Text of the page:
Royal Portrush in Northern Ireland hadn’t hosted a British Open since 1951. This unfamiliarity with the course may have led to several unknowns owning the first round Thursday. It’s a veritable United Nations in the top-10, as it’s represented by golfers from eight different countries.
J.B Holmes of Campbellsville (Ky.) is atop the leaderboard at 5-under par, Shane Lowry of Ireland sits at 4-under and 14 others are tied at 3-under. Holmes recovered from a bogey on the first hole with six birdies, including one on the final hole.
However, several elite players found extreme difficulty with the new course. The top two names in danger of missing the cut on Friday are Tiger Woods (7-over) and local star Rory McIlroy (8-over). It got so bad for McIlroy that he biffed an easy putt twice to pile on the strokes on the 16th hole.
This isn’t mentioning David Duval’s complete collapse on No. 7, where he recorded a 14 on the par-5 hole. The 2001 Open Champion now sits at an absurd 20-over par.
He’s obviously going to miss the cut, but what do Woods and McIlroy need to do to survive? According to PGA.com: “Any player in 70th place or better (including ties) makes the cut and will continue to play the final 36 holes. Anyone in 71st place or worse is cut.”
There is no 10-shot rule, which leaves players in the field that are within 10 strokes of the lead.
Projected Cut Number at 2019 British Open
According to the ESPN leaderboard, the current projected cut line number at 2-over par. There are 71 players at 1-over par or above, including 18 players tied at 54th.
McIlroy almost has zero chance to recover and advance into the weekend (we’ll get to Tiger in a second). At 8-over, he likely needs to shoot a minimum round of 64, and that just gets him to the current minimum of 1-over.
After a quadruple bogey on the first hole, the 30-year-old actually fought his way back to a respectable 3-over heading into the final three holes. A double bogey on No. 16 and a triple bogey on the final one may have sealed his fate and cemented just his second missed cut of the 2019 season.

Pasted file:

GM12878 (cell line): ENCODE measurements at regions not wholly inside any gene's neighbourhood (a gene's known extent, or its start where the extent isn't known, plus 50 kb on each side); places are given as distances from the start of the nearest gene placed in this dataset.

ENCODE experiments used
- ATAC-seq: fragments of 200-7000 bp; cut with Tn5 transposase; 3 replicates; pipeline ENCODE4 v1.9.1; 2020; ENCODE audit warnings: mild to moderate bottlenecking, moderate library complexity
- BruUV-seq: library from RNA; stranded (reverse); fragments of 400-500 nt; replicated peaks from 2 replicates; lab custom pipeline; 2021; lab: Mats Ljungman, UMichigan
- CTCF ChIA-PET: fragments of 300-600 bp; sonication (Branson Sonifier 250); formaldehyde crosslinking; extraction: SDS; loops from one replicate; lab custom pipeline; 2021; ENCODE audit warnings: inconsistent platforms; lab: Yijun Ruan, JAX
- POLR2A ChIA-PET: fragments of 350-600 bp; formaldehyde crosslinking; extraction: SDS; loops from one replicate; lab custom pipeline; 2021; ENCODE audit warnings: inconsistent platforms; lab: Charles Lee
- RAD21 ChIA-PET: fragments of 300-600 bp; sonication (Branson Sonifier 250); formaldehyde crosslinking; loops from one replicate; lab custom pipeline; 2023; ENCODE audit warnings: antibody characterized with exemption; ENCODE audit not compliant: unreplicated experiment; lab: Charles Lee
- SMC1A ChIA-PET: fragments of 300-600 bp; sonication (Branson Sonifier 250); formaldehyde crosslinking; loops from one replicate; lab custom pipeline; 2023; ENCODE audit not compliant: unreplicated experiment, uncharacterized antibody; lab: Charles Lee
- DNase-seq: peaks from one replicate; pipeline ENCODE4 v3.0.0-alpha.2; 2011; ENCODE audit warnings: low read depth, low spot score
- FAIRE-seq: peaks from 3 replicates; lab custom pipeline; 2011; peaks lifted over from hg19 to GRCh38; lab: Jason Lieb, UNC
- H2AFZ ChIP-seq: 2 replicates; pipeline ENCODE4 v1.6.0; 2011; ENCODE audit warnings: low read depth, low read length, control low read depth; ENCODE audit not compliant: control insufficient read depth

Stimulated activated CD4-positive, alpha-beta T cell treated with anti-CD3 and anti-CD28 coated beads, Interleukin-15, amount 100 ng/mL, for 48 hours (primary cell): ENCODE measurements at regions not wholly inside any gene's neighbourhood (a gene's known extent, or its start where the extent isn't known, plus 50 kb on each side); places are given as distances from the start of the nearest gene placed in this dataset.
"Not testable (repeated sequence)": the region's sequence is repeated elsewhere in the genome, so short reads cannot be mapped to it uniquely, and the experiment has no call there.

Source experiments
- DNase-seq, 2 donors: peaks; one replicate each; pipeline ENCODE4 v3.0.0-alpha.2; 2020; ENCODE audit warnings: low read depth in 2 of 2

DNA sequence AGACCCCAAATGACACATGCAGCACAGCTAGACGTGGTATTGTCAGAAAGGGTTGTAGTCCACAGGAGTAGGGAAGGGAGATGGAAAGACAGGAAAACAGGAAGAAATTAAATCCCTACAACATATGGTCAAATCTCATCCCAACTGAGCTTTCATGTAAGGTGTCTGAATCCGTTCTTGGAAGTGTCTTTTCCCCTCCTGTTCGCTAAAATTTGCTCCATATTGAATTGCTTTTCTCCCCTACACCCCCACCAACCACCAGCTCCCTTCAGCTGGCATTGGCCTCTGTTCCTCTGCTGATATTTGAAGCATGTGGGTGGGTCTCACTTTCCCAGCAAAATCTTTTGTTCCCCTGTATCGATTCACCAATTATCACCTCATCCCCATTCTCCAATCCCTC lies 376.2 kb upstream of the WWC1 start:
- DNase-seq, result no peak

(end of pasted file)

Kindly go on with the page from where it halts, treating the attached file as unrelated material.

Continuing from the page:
“Look, I definitely think if I can put the ball in the fairway [Friday] I can shoot a good enough score to be around for the weekend,’’ he told the New York Post. “Obviously, I’m pretty sure anyone starting with a 79 in this golf tournament doesn’t think about winning at this point.’’
Tiger Woods Day One at British Open
Tiger Woods entered Northern Ireland looking for his second major of the year, but with some significant health concerns. From his first tee shot, these issues reared their ugly head.
“I’m just not moving as well as I’d like,” Woods said to ESPN. He had spinal fusion surgery in April 2017. “And unfortunately, you’ve got to be able to move, and especially under these conditions, shape the golf ball. And I didn’t do it. I didn’t shape the golf ball at all. Everything was left to right. And wasn’t hitting it very solidly.”
He might be best suited to just sit it out from here, since he’s in a similar position to McIlroy. There’s really not much of a chance for him to post a 65 or 64 that’s needed to survive, particularly with a bad back.